Theresa Freed [00:05:40] I think it's kind of neat too, you know, people are so familiar with Amazon and you can do it from the convenience of your home. It's nice and safe, but it doesn't include just food. There are other items that you guys are in need of. Right? And those are also on Amazon.
Debbie Collins [00:05:54] A lot of personal hygiene items, diapers for babies, you know, shampoos, soaps, those kinds of things. You know, all of that is part of our wish list. So people in need aren't discriminating. You know, they're not just wanting food. They need they need everything. Toilet paper, hoping that there's not going to be another run on that. But that was something that we were finding ourselves very short on as well. What a great response from our community.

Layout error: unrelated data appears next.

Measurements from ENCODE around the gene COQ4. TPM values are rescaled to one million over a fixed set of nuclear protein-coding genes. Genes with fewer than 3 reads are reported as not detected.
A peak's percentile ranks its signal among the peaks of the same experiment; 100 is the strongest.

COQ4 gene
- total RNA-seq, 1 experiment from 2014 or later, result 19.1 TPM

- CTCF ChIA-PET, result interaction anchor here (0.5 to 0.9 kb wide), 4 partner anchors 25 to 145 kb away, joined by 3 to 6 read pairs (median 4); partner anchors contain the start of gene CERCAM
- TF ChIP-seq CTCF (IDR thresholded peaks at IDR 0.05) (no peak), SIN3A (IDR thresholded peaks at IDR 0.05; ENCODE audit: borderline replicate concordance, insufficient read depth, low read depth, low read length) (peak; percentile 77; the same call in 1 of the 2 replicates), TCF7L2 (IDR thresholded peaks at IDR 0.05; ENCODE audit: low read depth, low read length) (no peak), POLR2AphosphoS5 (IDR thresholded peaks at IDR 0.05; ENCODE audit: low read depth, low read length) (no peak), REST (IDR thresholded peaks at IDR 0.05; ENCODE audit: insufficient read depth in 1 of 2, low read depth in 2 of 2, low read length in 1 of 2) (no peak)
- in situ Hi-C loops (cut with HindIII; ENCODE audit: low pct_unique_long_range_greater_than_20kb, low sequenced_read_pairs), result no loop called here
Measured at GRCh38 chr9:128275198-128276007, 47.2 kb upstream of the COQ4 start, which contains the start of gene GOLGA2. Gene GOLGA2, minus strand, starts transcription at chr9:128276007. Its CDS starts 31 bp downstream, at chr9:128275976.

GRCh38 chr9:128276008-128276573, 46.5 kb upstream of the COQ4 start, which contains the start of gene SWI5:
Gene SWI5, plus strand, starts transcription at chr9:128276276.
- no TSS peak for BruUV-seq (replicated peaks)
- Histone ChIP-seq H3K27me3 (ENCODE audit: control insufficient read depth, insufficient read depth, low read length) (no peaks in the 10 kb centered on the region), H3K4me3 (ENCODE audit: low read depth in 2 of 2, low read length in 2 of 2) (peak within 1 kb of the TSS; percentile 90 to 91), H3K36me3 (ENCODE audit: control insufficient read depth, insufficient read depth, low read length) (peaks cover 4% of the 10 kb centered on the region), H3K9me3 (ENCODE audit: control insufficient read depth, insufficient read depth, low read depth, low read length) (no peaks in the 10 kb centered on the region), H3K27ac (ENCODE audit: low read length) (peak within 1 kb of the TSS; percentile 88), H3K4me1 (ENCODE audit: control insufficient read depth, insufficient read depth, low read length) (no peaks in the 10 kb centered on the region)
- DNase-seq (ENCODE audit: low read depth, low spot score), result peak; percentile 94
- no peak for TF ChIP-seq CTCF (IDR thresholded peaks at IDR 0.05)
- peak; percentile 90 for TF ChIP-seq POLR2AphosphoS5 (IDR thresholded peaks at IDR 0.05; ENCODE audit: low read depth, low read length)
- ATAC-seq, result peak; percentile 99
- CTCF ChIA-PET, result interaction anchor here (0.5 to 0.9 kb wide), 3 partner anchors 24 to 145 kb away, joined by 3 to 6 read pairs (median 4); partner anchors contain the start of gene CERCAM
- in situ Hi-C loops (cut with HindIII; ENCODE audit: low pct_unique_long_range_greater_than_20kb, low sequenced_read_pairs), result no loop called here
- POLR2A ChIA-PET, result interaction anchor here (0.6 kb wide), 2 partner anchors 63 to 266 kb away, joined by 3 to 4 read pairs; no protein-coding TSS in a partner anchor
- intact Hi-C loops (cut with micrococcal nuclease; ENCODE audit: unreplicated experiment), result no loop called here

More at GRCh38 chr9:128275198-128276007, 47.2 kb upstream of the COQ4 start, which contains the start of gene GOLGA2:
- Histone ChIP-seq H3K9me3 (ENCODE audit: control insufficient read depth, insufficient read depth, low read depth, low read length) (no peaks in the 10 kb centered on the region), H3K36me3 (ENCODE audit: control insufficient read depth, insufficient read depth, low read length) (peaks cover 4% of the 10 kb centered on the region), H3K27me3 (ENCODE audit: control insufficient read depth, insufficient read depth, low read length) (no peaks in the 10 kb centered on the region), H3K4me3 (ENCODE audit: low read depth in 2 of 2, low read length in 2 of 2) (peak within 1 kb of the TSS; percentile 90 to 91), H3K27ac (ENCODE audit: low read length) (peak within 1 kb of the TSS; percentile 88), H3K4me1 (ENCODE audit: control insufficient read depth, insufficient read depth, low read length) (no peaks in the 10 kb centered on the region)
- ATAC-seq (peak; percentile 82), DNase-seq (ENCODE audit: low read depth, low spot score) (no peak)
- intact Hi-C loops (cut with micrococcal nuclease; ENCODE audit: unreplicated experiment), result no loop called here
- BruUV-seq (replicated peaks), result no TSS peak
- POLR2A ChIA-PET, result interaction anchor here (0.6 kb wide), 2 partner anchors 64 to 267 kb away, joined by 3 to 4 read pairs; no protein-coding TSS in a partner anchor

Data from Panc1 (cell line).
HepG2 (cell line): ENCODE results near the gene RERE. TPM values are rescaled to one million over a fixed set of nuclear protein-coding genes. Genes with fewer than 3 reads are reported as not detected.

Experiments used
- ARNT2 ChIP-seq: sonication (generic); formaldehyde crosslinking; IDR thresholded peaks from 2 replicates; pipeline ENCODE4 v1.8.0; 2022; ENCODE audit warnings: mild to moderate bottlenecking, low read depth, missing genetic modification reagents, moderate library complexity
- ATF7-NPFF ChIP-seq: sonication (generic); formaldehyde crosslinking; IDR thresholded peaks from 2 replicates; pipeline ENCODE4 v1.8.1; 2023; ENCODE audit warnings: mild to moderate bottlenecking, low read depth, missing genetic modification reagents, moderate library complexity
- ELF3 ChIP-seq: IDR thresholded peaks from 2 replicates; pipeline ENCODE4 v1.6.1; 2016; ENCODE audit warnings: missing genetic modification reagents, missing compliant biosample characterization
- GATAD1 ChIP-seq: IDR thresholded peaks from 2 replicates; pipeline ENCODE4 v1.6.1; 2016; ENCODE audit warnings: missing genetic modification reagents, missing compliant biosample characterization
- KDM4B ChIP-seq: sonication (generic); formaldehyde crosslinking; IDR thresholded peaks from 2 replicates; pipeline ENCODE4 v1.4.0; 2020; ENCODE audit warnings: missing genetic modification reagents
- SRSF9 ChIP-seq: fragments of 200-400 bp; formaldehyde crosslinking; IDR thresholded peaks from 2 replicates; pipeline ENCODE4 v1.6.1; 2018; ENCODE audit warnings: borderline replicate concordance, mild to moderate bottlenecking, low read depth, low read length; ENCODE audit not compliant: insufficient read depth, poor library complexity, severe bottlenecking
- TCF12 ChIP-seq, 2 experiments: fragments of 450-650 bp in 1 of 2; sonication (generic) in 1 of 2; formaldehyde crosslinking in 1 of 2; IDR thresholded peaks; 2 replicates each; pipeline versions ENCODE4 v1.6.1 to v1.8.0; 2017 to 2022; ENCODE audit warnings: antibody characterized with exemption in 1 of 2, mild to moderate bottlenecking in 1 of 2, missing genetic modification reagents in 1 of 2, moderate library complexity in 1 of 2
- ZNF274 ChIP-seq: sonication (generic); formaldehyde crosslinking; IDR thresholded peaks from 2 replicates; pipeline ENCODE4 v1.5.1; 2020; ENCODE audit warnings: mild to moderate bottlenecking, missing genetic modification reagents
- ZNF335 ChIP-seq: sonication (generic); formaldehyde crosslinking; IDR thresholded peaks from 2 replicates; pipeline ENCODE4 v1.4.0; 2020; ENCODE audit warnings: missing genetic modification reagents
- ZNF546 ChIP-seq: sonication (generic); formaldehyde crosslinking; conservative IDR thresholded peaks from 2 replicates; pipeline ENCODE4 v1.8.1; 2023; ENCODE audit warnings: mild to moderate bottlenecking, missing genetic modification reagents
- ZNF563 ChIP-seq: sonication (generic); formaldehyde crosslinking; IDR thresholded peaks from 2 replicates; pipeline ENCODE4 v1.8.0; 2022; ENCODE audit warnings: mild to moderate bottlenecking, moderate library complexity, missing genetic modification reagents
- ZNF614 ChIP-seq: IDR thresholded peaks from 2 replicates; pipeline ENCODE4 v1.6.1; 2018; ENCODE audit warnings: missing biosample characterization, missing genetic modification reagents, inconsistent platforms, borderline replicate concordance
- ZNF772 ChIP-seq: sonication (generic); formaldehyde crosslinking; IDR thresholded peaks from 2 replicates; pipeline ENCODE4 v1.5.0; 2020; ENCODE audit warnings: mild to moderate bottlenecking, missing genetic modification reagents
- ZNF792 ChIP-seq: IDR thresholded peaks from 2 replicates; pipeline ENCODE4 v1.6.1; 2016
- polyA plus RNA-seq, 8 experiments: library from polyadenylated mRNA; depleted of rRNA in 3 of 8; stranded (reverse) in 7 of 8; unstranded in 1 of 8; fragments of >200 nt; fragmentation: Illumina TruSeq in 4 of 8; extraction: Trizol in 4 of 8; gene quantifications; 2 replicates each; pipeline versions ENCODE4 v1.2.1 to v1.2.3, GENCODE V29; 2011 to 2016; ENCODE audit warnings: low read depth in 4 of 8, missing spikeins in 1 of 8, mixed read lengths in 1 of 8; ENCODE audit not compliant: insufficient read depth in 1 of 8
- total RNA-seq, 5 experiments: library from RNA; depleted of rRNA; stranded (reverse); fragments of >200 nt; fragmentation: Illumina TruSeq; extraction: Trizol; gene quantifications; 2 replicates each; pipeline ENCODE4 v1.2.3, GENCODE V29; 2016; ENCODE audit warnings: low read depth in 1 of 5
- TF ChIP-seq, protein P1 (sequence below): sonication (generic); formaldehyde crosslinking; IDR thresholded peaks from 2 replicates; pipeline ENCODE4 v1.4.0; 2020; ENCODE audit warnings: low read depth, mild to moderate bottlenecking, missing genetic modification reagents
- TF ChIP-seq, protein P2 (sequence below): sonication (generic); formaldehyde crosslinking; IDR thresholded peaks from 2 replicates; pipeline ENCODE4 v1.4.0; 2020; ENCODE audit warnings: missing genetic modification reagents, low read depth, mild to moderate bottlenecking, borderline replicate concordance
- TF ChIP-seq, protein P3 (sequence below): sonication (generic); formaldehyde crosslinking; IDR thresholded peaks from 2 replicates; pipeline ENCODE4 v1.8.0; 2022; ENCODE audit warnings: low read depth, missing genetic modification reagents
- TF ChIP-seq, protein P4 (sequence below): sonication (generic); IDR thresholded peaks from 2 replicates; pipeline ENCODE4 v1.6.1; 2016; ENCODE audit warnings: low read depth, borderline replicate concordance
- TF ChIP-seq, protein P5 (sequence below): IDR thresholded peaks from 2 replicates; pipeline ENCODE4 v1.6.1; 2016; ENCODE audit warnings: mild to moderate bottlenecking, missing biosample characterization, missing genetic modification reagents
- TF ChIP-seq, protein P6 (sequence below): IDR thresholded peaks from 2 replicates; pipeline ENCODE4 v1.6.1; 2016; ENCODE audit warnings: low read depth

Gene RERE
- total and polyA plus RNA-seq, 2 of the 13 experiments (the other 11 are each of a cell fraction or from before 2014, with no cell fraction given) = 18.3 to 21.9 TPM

Theresa Freed [00:06:21] And can you talk a little bit about that, that link between school being back in session and the increased need?
Debbie Collins [00:06:27] We have families now who are are being required to stay at home and help home school or supervise their their students, especially their elementary school aged people, are likely having to take either leaves of absence without pay or they're their hours have been significantly cut back. They may have had other childcare options during the summer, the they just don't have access to right now. So I think that's probably where the link is that we're starting to see families that are being required to actually participate more in their child's educational process with this whole, you know, social distancing and the hybrid models and the, you know, virtual schooling. So I believe that's probably what is what's attributing to the increase in people coming to us for help.
Theresa Freed [00:07:18] All right. Thanks for that. And Valerie, can you talk a little bit about your organization and if you're seeing that sort of a similar situation in the community?